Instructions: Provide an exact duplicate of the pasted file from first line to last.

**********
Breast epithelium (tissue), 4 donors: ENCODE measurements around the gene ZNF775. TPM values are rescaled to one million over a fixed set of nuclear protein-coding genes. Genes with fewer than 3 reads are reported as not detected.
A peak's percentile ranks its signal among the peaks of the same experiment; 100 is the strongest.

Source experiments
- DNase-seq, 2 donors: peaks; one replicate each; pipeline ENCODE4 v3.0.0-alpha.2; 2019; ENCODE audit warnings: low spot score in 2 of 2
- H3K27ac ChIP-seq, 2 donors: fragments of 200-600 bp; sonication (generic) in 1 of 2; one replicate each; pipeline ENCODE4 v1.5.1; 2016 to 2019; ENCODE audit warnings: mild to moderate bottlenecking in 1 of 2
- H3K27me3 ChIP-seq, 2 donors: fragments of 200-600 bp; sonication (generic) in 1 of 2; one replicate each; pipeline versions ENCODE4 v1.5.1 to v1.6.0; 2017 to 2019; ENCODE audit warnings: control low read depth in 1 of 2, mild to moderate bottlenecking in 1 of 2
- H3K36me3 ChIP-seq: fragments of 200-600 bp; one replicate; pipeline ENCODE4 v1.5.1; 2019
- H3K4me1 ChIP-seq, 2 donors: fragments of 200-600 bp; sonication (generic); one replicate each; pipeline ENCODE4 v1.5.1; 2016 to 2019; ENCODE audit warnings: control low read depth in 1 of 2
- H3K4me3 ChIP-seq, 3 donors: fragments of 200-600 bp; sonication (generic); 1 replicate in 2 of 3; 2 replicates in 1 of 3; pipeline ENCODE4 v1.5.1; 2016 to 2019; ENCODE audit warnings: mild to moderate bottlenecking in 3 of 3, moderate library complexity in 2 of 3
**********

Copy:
Breast epithelium (tissue), 4 donors: ENCODE measurements around the gene ZNF775. TPM values are rescaled to one million over a fixed set of nuclear protein-coding genes. Genes with fewer than 3 reads are reported as not detected.
A peak's percentile ranks its signal among the peaks of the same experiment; 100 is the strongest.

Source experiments
- DNase-seq, 2 donors: peaks; one replicate each; pipeline ENCODE4 v3.0.0-alpha.2; 2019; ENCODE audit warnings: low spot score in 2 of 2
- H3K27ac ChIP-seq, 2 donors: fragments of 200-600 bp; sonication (generic) in 1 of 2; one replicate each; pipeline ENCODE4 v1.5.1; 2016 to 2019; ENCODE audit warnings: mild to moderate bottlenecking in 1 of 2
- H3K27me3 ChIP-seq, 2 donors: fragments of 200-600 bp; sonication (generic) in 1 of 2; one replicate each; pipeline versions ENCODE4 v1.5.1 to v1.6.0; 2017 to 2019; ENCODE audit warnings: control low read depth in 1 of 2, mild to moderate bottlenecking in 1 of 2
- H3K36me3 ChIP-seq: fragments of 200-600 bp; one replicate; pipeline ENCODE4 v1.5.1; 2019
- H3K4me1 ChIP-seq, 2 donors: fragments of 200-600 bp; sonication (generic); one replicate each; pipeline ENCODE4 v1.5.1; 2016 to 2019; ENCODE audit warnings: control low read depth in 1 of 2
- H3K4me3 ChIP-seq, 3 donors: fragments of 200-600 bp; sonication (generic); 1 replicate in 2 of 3; 2 replicates in 1 of 3; pipeline ENCODE4 v1.5.1; 2016 to 2019; ENCODE audit warnings: mild to moderate bottlenecking in 3 of 3, moderate library complexity in 2 of 3